Currently submitted to: Journal of Medical Internet Research
Date Submitted: Jun 10, 2019
Open Peer Review Period: Jun 13, 2019 - Aug 8, 2019
(currently open for review and needs more reviewers - can you help?)
Influences of eHealth literacy on obtaining knowledge about colorectal cancer among Internet users accessing a reputable cancer website
To develop websites that enhance Internet users’ health knowledge, it is important to identify relevant factors associated with obtaining health knowledge via the Internet. Although an association between eHealth literacy (eHL) and knowledge of colorectal cancer (CRC) has been reported, little is known whether eHL is associated with obtaining knowledge of CRC via the Internet.
This study aimed to compare the results obtained from Internet users with high or low eHL in searching and using a reputable cancer website to gain CRC knowledge.
This study used respondents to Internet based pre-and post-surveys conducted in 2012. Potential respondents (n = 3,307) were identified from registered individuals aged 40–59 years (n = 461,160) in a Japanese Internet survey company. A total of 1,069 participants responded (response rate: 32.3%), and these pre-survey responders were then divided into high or low eHL groups using the Japanese eHealth Literacy Scale median score (23.5 points). From each group, 130 randomly selected individuals were invited to review the contents of a reputable CRC website, the Cancer Information Service managed by the National Cancer Center, and to respond to a post-survey via e-mail; responses were obtained from 107 individuals from each group. Twenty responses to knowledge statements regarding the definition, risk factors, screening prevention and symptoms of CRC were obtained at pre- and post-surveys, and differences in the correct responses between high and low eHL groups compared using the McNemar test.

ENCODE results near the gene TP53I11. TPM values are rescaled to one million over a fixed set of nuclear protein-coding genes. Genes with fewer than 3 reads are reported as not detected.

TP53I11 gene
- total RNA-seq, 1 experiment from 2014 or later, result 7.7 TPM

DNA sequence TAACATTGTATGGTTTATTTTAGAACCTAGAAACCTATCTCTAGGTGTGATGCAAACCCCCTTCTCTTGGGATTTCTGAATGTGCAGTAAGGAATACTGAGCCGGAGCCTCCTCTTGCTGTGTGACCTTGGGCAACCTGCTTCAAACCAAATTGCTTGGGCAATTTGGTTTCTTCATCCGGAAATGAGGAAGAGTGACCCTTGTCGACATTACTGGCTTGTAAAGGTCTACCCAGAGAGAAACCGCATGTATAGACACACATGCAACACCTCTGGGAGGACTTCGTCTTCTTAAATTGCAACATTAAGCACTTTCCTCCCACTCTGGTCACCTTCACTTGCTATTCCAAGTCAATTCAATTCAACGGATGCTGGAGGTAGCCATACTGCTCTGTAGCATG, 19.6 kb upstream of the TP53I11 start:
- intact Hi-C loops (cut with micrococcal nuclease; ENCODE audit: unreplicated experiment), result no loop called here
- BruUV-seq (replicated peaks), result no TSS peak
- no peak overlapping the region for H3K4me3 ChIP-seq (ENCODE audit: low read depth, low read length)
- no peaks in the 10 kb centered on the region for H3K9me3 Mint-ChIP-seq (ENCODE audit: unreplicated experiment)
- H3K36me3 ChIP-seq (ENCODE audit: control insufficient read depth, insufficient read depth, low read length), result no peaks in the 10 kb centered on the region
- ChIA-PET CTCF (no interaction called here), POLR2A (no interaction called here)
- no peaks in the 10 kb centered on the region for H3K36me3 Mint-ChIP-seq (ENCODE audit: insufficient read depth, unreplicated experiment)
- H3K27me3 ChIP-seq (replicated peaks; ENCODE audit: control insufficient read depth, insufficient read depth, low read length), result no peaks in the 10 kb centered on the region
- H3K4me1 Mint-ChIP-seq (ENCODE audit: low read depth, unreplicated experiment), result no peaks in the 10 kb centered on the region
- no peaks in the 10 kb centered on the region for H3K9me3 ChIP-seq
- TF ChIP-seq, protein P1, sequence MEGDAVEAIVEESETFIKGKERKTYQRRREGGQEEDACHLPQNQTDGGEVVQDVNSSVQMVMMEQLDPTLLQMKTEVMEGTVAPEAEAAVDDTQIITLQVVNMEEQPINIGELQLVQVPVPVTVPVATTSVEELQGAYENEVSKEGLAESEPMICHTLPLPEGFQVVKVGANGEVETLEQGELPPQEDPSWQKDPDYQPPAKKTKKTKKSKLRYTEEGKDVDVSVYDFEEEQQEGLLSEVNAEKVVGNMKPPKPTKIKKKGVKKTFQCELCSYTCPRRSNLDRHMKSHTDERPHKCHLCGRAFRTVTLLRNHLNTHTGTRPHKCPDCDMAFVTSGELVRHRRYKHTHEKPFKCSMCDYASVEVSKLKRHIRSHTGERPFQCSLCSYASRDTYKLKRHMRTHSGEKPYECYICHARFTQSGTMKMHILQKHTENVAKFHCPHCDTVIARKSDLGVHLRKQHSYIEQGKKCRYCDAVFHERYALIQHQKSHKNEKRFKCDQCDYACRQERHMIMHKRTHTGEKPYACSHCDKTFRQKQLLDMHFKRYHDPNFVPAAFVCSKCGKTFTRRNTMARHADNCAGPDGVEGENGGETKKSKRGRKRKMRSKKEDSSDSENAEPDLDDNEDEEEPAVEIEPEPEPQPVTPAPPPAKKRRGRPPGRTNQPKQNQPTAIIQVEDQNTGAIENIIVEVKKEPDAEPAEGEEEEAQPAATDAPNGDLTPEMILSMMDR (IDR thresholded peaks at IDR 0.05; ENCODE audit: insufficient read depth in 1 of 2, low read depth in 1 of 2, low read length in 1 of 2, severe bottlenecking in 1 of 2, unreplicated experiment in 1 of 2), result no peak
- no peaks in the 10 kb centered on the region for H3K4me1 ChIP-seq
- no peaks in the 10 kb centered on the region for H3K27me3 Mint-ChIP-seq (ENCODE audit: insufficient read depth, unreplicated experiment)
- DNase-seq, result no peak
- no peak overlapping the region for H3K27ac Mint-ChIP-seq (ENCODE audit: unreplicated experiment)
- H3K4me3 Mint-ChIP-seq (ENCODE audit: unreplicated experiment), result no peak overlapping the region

The mean age of the participants was 49.1 (5.5) years. Four statements showed a significant increase in correct responses in both eHL groups pre- and post-survey: “S4. The risk of CRC is greater as a person gets older” (high eHL: P = 0.039, low eHL: P = 0.012), “S8. Cigarette smoking is a risk factor for CRC” (high eHL: P < 0.001, low eHL: P = 0.020), “S11. Obesity is a risk factor for CRC” (high eHL: P = 0.030, low eHL: P = 0.047), and “S12. Excess alcohol consumption is a risk factor for CRC” (high eHL: P = 0.002, low eHL: P = 0.003). Three statements showed a statistically significant increase in correct responses in the high eHL group only: “S1. CRC is cancer of the colon or rectum” (P = 0.003), “S5. The risk of CRC is the same between men and women” (P = 0.041), and “S9. Red meat intake is a risk factor for CRC” (P = 0.002), whereas only one response did in the low eHL group: “S17. Bloody stools are a symptom of CRC” (P = 0.004).
Low eHL Internet users appeared less capable of obtaining knowledge of CRC through searching and understanding information from a reputable cancer website than high eHL Internet users.
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